I recently read an article where someone was writing about their dislike for the television show Whose Line Is It Anyway and was pretty much slating it for the way that it depicts improv and gives the rest of improv a bad name. I have read a lot of articles like this by improvisers and to be honest they sort of irritate me. A lot of the conversations discuss the fact that the television show sort of ‘damages’ things such as long form because the show is edited and only focuses on short form improv and the short and witty scenes that you can create in improv.
The show was completely improvised and was the many reasons that people got into improv. Like anything that is televised games are obviously cut down for the show to make them entertaining for the audience. That is an interesting thing because people who have watched the show always find it so surprising when they come to an improv show and the games are a lot longer. I think this is why people have a problem transitioning from short form to long form if they are non improvisers, it is like nothing they have never seen before and a lot of formats that are not recognisable can be really hard to adjust to the style and format.
I was the same, I came across improv like everyone, watching Whose Line When I was a kid and fell in love with it when I saw The Noise Next Door. If it wasn’t for a freelance editing job I don’t think I would ever of come across them. When I was first introduced to long form it irritated me. I didn’t in all honesty see the point of it. When I moved back to London after a year away, I was introduced to the London scene and it was predominantly Long Form meaning I saw a lot.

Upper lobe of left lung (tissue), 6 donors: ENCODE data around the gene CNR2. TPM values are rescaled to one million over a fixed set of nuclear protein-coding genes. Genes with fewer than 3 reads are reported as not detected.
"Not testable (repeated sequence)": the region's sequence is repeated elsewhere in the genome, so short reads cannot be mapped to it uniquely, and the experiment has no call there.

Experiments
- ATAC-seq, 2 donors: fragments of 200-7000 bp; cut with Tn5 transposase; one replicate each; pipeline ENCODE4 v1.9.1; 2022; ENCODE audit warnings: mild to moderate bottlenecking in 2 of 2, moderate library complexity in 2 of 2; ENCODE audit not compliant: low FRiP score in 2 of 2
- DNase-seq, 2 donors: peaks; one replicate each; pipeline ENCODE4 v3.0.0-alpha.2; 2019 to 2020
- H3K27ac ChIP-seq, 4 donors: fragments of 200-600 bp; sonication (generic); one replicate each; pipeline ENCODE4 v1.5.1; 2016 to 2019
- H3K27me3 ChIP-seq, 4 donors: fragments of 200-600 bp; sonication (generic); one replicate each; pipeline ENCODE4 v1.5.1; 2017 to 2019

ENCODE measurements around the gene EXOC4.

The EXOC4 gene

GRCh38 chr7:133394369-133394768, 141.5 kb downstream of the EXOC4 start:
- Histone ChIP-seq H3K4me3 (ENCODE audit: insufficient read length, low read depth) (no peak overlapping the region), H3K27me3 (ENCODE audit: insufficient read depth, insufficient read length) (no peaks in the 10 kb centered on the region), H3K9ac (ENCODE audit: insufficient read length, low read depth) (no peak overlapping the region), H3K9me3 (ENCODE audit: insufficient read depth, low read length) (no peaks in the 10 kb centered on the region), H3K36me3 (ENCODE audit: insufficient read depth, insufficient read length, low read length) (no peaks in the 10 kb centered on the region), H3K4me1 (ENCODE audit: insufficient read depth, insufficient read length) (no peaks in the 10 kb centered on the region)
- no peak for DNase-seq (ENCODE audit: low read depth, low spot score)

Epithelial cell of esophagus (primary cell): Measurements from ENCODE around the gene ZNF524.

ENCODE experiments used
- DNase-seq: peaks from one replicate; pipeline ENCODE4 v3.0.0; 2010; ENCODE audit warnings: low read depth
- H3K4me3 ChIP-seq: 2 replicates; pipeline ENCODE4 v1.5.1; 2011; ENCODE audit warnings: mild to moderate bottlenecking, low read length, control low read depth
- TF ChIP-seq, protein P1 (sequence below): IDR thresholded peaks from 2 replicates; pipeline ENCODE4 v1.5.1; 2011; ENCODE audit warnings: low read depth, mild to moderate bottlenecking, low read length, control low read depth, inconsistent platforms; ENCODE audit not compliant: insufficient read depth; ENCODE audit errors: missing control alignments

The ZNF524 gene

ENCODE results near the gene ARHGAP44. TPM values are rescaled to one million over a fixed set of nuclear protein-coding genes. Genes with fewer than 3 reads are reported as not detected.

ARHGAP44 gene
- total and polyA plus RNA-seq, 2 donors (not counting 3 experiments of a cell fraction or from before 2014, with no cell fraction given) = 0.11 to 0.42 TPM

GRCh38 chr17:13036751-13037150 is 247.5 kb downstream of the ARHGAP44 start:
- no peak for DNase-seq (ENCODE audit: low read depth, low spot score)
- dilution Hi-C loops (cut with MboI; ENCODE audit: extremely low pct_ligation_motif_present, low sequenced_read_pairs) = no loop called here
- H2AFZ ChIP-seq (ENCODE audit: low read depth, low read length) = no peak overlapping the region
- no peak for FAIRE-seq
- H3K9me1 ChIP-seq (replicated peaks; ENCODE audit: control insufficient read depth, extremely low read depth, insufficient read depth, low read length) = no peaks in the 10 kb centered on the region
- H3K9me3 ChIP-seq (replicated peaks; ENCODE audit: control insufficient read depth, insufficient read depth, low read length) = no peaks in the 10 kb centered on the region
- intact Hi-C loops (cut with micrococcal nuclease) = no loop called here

Whilst I now have a few long form formats that I would class as fantastic (Jack Left Town, Showstoppers, Jinni Lyons is An Only Child) I have a real problem with a lot of long form. The main thing I find frustrating is that a lot of groups expect you to know what style they are doing on stage and what to expect. If you are not used to long form improv you wonder what the hell is going on. I remember some of the first shows I went to at The Miller I was really aggitated as a lot of the shows were slow burn improv or organic and there was no introduction to the audience as to what they were doing. Some would just walk on stage with no suggestion either.
I work as a Video Editor and narrative and information to the audience is something so important to me and I think it’s the reason I like short form as their are clear edit points and everything such as the who, what, where are established straight away. I am getting used to long form but it is a bit like choosing a mate, it has to impress me and show me that they are worth falling in love with and whilst some have made me ‘flirt’ with the idea only a very small amount are long term appreciations.
Going back to Whose Line, I understand why some people in the improv industry find it frustrating – I get the fact that because it’s edited its a lot shorter, I get that people find it frustrating that it doesn’t introduce audiences to long form.
I personally don’t think any of above is a bad thing because the one thing it does that a lot of things haven’t done is introduce new and many audiences to improv. A lot of people today wouldn’t of probably known what it was if it wasn’t for that show. It’s the easiest way to explain what you do when someone asks what is improv. It may be taylor marketed for a commercial audience but hey, if I wasn’t for that I don’t think myself or many others would of wanted to learn the comedy form.
So if you do hate it, please don’t, appreciate what it has done for improv and yes it may be making audiences expect a certain type but it also makes them more confident to experiment and see different shows.